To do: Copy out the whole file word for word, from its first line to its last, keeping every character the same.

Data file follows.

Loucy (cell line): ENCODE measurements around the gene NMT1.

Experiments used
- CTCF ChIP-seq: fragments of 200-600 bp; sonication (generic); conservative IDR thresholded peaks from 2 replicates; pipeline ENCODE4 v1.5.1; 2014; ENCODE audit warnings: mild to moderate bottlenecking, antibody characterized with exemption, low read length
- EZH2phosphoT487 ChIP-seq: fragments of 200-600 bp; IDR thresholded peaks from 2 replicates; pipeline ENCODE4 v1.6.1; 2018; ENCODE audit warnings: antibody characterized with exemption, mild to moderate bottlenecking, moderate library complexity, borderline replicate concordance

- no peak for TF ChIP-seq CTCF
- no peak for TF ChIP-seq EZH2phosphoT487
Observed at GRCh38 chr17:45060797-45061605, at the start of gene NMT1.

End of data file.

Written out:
Loucy (cell line): ENCODE measurements around the gene NMT1.

Experiments used
- CTCF ChIP-seq: fragments of 200-600 bp; sonication (generic); conservative IDR thresholded peaks from 2 replicates; pipeline ENCODE4 v1.5.1; 2014; ENCODE audit warnings: mild to moderate bottlenecking, antibody characterized with exemption, low read length
- EZH2phosphoT487 ChIP-seq: fragments of 200-600 bp; IDR thresholded peaks from 2 replicates; pipeline ENCODE4 v1.6.1; 2018; ENCODE audit warnings: antibody characterized with exemption, mild to moderate bottlenecking, moderate library complexity, borderline replicate concordance

- no peak for TF ChIP-seq CTCF
- no peak for TF ChIP-seq EZH2phosphoT487
Observed at GRCh38 chr17:45060797-45061605, at the start of gene NMT1.